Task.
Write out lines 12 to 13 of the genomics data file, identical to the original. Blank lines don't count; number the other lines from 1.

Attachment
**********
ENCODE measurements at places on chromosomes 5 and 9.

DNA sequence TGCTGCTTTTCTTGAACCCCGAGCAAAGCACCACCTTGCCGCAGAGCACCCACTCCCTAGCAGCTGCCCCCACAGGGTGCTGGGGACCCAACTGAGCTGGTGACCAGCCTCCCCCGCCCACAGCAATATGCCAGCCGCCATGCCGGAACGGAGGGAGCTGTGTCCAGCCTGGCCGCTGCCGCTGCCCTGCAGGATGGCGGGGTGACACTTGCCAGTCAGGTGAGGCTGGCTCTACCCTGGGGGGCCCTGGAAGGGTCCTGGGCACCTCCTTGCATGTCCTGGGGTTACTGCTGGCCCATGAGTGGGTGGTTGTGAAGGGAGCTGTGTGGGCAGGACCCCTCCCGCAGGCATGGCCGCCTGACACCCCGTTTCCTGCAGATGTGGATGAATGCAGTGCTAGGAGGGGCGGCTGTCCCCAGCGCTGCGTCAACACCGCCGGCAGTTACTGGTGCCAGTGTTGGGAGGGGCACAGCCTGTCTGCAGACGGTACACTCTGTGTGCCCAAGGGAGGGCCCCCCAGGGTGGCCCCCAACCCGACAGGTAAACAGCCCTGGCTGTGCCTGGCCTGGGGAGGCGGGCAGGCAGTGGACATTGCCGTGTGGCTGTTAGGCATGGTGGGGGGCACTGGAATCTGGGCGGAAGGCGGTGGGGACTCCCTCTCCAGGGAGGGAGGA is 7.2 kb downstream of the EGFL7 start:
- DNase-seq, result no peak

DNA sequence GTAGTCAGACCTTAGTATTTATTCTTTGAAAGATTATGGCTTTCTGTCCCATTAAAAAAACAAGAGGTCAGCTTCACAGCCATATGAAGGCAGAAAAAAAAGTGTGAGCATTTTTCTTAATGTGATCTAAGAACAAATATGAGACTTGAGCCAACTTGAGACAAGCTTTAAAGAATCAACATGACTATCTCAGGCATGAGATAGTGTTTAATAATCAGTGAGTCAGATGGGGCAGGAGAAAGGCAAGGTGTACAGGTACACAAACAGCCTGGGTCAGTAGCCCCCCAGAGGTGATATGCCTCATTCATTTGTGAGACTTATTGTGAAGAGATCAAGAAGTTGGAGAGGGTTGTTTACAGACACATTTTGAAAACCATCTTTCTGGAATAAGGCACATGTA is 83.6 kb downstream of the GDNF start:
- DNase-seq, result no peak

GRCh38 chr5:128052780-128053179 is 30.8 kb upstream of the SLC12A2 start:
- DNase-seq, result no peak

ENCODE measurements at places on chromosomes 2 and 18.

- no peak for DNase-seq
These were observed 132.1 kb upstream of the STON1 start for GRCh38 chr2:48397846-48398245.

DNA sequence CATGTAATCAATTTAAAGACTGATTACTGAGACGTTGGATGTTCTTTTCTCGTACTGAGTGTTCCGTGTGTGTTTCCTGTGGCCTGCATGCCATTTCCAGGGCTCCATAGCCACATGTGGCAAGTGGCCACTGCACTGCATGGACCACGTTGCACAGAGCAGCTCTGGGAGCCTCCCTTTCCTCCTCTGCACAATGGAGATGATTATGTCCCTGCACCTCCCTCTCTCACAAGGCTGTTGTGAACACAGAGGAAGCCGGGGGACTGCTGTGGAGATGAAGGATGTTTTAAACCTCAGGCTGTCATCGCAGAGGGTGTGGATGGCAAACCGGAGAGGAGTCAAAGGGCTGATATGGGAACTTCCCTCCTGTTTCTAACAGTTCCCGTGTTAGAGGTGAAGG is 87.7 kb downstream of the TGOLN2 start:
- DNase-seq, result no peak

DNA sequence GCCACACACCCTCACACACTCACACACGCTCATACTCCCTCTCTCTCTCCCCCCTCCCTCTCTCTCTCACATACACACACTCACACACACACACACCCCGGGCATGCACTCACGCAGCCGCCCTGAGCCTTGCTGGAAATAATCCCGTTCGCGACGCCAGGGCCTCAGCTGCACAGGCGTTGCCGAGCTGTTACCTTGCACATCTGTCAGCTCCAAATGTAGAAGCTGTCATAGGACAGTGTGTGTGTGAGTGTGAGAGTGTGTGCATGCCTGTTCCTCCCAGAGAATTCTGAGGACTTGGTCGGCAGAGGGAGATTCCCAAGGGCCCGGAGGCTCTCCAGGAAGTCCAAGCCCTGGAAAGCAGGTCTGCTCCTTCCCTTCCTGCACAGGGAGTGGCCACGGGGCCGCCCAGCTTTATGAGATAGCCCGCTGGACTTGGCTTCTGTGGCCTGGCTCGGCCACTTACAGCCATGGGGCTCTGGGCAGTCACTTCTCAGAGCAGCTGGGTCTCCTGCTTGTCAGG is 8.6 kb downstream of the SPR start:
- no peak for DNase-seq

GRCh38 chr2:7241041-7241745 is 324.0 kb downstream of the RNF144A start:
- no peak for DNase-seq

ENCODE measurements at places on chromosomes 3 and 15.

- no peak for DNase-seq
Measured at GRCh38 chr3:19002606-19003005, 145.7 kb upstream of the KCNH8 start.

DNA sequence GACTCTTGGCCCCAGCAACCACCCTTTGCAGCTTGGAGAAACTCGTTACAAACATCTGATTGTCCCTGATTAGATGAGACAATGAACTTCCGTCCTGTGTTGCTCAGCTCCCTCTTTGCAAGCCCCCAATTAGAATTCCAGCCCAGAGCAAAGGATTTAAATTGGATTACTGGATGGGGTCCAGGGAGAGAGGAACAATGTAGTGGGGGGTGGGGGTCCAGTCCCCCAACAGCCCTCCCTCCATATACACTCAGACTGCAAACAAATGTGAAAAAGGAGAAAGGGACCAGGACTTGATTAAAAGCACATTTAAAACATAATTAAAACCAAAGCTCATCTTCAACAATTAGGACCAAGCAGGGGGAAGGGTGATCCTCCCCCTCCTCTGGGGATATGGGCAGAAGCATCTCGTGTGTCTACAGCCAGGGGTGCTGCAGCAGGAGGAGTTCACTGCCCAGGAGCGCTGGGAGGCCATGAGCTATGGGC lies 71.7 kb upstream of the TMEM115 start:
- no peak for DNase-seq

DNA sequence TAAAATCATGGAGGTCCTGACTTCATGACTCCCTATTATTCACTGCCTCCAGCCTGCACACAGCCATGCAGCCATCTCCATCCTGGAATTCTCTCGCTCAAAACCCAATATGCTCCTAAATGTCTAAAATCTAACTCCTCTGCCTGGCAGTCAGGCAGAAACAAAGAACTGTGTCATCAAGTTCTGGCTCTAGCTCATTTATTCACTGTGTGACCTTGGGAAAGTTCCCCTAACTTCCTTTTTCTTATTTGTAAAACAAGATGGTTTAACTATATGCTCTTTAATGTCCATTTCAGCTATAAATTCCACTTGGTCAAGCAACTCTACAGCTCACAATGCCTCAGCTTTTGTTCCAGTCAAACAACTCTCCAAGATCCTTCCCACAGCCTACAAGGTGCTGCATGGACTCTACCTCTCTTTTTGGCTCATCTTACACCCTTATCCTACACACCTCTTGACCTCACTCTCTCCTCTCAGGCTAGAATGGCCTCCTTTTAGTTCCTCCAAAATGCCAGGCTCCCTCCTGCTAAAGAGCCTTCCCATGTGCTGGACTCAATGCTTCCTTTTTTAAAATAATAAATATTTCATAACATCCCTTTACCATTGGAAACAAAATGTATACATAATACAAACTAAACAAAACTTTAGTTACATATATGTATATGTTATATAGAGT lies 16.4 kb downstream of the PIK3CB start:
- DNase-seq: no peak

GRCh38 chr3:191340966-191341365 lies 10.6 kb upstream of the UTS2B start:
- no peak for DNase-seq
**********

- DNase-seq, result no peak

DNA sequence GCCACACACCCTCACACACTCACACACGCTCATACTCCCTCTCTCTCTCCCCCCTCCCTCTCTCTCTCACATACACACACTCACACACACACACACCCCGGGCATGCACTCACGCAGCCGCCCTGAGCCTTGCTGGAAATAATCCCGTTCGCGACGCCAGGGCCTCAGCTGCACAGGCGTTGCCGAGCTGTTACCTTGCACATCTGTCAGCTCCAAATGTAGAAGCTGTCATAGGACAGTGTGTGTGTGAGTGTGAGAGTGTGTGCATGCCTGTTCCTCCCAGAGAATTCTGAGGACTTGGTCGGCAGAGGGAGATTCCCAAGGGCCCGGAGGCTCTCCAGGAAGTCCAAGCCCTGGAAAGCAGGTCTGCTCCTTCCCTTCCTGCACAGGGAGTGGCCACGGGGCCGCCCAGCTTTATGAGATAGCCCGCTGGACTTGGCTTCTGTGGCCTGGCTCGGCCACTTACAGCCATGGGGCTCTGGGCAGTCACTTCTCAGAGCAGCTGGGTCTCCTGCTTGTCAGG is 8.6 kb downstream of the SPR start: